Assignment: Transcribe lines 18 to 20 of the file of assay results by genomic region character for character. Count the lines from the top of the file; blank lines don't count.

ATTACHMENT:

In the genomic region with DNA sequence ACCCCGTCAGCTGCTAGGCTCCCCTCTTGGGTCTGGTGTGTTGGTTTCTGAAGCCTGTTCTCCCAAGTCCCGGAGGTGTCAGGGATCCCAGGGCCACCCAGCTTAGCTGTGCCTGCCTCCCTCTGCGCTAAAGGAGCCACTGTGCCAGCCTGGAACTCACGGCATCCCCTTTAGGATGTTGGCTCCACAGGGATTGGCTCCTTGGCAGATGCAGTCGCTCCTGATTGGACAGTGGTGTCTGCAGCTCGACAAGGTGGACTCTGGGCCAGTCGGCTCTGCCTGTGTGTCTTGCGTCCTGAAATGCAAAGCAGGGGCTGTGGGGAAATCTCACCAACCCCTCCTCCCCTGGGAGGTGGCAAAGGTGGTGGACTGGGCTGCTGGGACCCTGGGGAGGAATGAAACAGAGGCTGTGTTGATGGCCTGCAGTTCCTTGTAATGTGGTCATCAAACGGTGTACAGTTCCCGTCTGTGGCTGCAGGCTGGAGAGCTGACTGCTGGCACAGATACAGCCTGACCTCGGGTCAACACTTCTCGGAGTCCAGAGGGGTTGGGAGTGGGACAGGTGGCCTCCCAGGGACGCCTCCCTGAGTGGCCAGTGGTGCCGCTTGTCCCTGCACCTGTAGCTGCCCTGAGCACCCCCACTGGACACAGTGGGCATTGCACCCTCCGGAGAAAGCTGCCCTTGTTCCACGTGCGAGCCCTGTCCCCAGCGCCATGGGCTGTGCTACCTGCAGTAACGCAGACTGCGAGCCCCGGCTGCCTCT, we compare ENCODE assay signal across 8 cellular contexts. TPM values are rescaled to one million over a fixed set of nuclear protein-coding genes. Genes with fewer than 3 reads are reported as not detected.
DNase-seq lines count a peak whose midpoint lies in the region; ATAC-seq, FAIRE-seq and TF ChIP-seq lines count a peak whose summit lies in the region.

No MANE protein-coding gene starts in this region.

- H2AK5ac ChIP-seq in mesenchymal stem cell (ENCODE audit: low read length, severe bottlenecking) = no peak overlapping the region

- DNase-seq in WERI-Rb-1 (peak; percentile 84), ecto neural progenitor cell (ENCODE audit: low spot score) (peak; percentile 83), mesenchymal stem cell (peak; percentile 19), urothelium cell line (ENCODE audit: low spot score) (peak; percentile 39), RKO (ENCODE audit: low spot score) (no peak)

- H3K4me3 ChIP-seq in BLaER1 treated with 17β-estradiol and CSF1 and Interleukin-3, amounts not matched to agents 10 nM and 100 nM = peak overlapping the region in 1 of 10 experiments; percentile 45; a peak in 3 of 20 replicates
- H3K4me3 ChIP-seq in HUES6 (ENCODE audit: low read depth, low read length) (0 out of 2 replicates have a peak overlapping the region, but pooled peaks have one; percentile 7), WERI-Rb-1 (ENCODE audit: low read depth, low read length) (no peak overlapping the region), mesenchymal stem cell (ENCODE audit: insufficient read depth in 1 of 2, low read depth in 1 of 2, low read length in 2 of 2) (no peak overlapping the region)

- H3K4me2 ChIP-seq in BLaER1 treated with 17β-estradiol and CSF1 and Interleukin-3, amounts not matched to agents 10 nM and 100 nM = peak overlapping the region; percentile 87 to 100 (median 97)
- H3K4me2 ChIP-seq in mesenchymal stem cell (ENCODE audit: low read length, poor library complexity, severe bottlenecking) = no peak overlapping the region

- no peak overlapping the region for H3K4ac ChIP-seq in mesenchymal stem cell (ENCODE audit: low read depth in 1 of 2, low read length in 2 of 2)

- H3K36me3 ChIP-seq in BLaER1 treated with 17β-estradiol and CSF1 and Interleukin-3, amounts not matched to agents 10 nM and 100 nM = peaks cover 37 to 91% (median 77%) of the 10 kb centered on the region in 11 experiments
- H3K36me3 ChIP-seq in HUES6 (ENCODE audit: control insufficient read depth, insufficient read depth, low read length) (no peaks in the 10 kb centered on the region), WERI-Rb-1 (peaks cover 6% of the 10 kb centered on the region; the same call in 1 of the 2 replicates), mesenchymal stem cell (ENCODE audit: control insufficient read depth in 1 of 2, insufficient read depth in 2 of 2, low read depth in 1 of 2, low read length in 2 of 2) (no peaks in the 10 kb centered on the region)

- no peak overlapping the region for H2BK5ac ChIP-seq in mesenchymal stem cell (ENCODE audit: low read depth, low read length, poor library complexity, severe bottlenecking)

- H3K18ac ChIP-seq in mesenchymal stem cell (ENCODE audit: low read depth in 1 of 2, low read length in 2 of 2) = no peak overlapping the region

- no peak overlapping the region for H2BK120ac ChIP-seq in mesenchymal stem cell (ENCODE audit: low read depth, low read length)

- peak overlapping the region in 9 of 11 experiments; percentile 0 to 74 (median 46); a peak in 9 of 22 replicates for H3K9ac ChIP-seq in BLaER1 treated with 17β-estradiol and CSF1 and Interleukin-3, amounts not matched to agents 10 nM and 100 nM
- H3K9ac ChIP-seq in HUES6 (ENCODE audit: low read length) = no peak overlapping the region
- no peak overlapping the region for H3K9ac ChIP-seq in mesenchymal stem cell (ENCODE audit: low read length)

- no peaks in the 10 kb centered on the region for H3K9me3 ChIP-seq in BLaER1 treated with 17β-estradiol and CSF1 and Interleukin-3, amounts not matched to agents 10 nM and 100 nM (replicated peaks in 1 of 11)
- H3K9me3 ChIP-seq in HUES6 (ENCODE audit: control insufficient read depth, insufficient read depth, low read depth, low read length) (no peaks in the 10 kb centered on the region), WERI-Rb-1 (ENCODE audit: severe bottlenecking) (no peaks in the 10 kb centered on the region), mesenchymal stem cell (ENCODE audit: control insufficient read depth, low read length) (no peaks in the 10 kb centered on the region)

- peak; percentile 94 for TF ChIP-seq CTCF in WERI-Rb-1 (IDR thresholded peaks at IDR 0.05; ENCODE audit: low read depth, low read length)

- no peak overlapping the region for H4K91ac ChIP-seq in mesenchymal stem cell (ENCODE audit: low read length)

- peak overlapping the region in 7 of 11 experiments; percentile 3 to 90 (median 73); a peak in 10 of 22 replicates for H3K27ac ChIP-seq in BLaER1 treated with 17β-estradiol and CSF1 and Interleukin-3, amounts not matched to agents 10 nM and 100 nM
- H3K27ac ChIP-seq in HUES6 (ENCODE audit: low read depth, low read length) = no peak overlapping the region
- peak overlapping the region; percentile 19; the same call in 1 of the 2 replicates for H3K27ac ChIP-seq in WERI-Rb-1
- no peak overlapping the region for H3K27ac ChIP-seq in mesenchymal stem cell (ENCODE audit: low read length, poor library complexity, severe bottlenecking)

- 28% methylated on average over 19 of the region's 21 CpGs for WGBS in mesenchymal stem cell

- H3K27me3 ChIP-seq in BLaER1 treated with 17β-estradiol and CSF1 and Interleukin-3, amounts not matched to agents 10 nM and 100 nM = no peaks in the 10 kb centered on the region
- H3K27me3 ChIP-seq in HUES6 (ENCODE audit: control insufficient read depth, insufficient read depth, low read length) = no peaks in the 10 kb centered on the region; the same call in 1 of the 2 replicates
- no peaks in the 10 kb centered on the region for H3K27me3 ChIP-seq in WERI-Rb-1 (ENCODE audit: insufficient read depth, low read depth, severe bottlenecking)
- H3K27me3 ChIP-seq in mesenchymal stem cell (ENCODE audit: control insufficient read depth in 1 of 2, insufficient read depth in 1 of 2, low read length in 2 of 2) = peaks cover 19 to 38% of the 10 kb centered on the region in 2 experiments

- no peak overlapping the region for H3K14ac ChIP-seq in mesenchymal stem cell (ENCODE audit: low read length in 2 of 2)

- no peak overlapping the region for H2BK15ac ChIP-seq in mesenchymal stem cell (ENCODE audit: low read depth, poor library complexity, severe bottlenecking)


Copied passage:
- no peak overlapping the region for H3K9ac ChIP-seq in mesenchymal stem cell (ENCODE audit: low read length)

- no peaks in the 10 kb centered on the region for H3K9me3 ChIP-seq in BLaER1 treated with 17β-estradiol and CSF1 and Interleukin-3, amounts not matched to agents 10 nM and 100 nM (replicated peaks in 1 of 11)
- H3K9me3 ChIP-seq in HUES6 (ENCODE audit: control insufficient read depth, insufficient read depth, low read depth, low read length) (no peaks in the 10 kb centered on the region), WERI-Rb-1 (ENCODE audit: severe bottlenecking) (no peaks in the 10 kb centered on the region), mesenchymal stem cell (ENCODE audit: control insufficient read depth, low read length) (no peaks in the 10 kb centered on the region)